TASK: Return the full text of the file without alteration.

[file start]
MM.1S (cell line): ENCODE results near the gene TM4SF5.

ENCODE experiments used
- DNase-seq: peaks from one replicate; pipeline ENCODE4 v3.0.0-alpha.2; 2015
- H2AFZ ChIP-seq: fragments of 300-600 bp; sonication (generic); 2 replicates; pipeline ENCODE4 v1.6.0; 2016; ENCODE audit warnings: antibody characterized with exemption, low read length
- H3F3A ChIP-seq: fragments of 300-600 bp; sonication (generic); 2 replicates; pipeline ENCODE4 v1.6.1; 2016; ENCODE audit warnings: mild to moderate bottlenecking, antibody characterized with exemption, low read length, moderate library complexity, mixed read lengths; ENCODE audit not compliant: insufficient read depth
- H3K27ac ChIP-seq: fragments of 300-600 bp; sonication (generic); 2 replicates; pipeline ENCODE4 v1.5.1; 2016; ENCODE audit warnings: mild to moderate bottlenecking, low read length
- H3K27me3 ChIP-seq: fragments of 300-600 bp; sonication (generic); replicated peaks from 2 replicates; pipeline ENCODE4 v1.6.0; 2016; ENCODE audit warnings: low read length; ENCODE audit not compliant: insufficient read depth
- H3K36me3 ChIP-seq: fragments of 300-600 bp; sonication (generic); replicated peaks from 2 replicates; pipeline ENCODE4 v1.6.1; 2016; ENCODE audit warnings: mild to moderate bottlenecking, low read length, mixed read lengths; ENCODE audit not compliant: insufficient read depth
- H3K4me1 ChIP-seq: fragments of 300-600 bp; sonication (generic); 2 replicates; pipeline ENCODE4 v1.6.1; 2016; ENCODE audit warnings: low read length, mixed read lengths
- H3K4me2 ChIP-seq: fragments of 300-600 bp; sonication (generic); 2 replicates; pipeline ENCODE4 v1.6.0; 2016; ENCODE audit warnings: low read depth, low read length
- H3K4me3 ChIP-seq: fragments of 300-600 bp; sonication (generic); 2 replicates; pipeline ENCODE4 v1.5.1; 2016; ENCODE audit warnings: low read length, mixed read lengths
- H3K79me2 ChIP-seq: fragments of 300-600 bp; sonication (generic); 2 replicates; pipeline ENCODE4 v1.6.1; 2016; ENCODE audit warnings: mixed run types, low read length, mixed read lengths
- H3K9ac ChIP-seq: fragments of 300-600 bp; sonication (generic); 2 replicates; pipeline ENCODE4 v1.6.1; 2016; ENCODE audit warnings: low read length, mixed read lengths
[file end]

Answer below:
MM.1S (cell line): ENCODE results near the gene TM4SF5.

ENCODE experiments used
- DNase-seq: peaks from one replicate; pipeline ENCODE4 v3.0.0-alpha.2; 2015
- H2AFZ ChIP-seq: fragments of 300-600 bp; sonication (generic); 2 replicates; pipeline ENCODE4 v1.6.0; 2016; ENCODE audit warnings: antibody characterized with exemption, low read length
- H3F3A ChIP-seq: fragments of 300-600 bp; sonication (generic); 2 replicates; pipeline ENCODE4 v1.6.1; 2016; ENCODE audit warnings: mild to moderate bottlenecking, antibody characterized with exemption, low read length, moderate library complexity, mixed read lengths; ENCODE audit not compliant: insufficient read depth
- H3K27ac ChIP-seq: fragments of 300-600 bp; sonication (generic); 2 replicates; pipeline ENCODE4 v1.5.1; 2016; ENCODE audit warnings: mild to moderate bottlenecking, low read length
- H3K27me3 ChIP-seq: fragments of 300-600 bp; sonication (generic); replicated peaks from 2 replicates; pipeline ENCODE4 v1.6.0; 2016; ENCODE audit warnings: low read length; ENCODE audit not compliant: insufficient read depth
- H3K36me3 ChIP-seq: fragments of 300-600 bp; sonication (generic); replicated peaks from 2 replicates; pipeline ENCODE4 v1.6.1; 2016; ENCODE audit warnings: mild to moderate bottlenecking, low read length, mixed read lengths; ENCODE audit not compliant: insufficient read depth
- H3K4me1 ChIP-seq: fragments of 300-600 bp; sonication (generic); 2 replicates; pipeline ENCODE4 v1.6.1; 2016; ENCODE audit warnings: low read length, mixed read lengths
- H3K4me2 ChIP-seq: fragments of 300-600 bp; sonication (generic); 2 replicates; pipeline ENCODE4 v1.6.0; 2016; ENCODE audit warnings: low read depth, low read length
- H3K4me3 ChIP-seq: fragments of 300-600 bp; sonication (generic); 2 replicates; pipeline ENCODE4 v1.5.1; 2016; ENCODE audit warnings: low read length, mixed read lengths
- H3K79me2 ChIP-seq: fragments of 300-600 bp; sonication (generic); 2 replicates; pipeline ENCODE4 v1.6.1; 2016; ENCODE audit warnings: mixed run types, low read length, mixed read lengths
- H3K9ac ChIP-seq: fragments of 300-600 bp; sonication (generic); 2 replicates; pipeline ENCODE4 v1.6.1; 2016; ENCODE audit warnings: low read length, mixed read lengths